Dataset for: Temperature sensitivity of carbon concentrating mechanisms in the diatom Phaeodactylum tricornutum
Li, Meng; Young, Jodi (2023), Dataset for: Temperature sensitivity of carbon concentrating mechanisms in the diatom Phaeodactylum tricornutum, Dryad, Dataset, https://doi.org/10.5061/dryad.jdfn2z3fn
Marine diatoms are key primary producers across diverse habitats in the global ocean. Diatoms rely on a biophysical carbon concentrating mechanism (CCM) to supply high concentrations of CO2 around their carboxylating enzyme, RuBisCO. The necessity and energetic cost of the CCM are likely to be highly sensitive to temperature, as temperature impacts CO2 concentration, diffusivity, and the kinetics of CCM components. Here, we used membrane inlet mass spectrometry (MIMS) and modeling to capture temperature regulation of the CCM in the diatom Phaeodactylum tricornutum (Pt). We found that enhanced carbon fixation rates by Pt at elevated temperatures were accompanied by increased CCM activity capable of maintaining RuBisCO close to CO2 saturation but that the mechanism varied. At 10 and 18 °C, diffusion of CO2 into the cell, driven by Pt’s ‘chloroplast pump’ was the major inorganic carbon source. However, at 18 °C, upregulation of the chloroplast pump enhanced (while retaining the proportion of) both diffusive CO2 and active HCO3- uptake into the cytosol, and significantly increased chloroplast HCO3- concentrations. In contrast, at 25 °C, compared to 18 °C, the chloroplast pump had only a slight increase in activity. While diffusive uptake of CO2 into the cell remained constant, active HCO3- uptake across the cell membrane increased resulting in Pt depending equally on both CO2 and HCO3- as inorganic carbon sources. Despite changes in the CCM, the overall rate of active carbon transport remained double that of carbon fixation across all temperatures tested. The implication of the energetic cost of the Pt CCM in response to increasing temperatures was discussed.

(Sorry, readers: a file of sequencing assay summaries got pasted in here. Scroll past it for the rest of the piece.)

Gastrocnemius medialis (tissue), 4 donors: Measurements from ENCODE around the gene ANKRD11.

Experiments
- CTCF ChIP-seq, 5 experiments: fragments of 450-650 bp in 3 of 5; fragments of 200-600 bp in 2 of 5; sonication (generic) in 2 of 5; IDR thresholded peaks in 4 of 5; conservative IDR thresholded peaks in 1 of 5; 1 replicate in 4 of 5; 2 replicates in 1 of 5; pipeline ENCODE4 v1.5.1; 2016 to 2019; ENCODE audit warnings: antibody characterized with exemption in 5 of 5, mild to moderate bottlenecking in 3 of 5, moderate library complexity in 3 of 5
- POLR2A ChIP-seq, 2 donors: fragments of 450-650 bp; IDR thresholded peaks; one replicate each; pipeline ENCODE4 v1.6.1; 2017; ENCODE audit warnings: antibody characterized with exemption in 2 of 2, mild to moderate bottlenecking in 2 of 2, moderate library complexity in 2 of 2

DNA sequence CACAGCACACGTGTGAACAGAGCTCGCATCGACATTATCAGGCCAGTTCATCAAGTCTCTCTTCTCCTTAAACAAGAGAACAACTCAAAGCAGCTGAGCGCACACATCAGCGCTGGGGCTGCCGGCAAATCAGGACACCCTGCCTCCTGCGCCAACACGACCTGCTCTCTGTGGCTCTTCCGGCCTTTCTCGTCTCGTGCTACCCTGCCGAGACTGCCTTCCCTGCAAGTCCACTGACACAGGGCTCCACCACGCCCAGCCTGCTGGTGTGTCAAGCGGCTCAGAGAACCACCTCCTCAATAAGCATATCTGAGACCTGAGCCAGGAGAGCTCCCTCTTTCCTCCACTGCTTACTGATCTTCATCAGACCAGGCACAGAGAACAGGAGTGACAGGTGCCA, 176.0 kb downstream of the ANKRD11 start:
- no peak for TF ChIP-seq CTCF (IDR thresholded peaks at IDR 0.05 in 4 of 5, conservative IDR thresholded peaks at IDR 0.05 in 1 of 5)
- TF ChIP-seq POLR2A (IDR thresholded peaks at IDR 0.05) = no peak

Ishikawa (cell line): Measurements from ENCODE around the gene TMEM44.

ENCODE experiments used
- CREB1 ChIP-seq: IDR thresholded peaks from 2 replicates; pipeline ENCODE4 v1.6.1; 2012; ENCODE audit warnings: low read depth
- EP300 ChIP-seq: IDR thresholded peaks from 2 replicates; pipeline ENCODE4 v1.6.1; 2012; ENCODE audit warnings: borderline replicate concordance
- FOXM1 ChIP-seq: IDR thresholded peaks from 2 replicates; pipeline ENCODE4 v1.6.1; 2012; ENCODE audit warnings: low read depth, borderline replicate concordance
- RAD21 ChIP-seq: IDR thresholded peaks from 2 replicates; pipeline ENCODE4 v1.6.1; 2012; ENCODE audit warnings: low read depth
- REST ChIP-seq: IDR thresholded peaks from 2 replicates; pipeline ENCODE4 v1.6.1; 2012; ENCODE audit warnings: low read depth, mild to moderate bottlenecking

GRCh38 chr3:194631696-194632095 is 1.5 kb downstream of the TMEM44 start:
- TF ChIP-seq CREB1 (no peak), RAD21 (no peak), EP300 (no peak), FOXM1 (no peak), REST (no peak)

The dataset was collected using membrane inlet mass spectrometry and processed using customized Python scripts. The data analysis tool can be found in GitHub: https://github.com/limengwsu/Fcyl_CCM
Simons Foundation, Award: 561645
Alfred P. Sloan Foundation
National Science Foundation, Award: OPP 17445645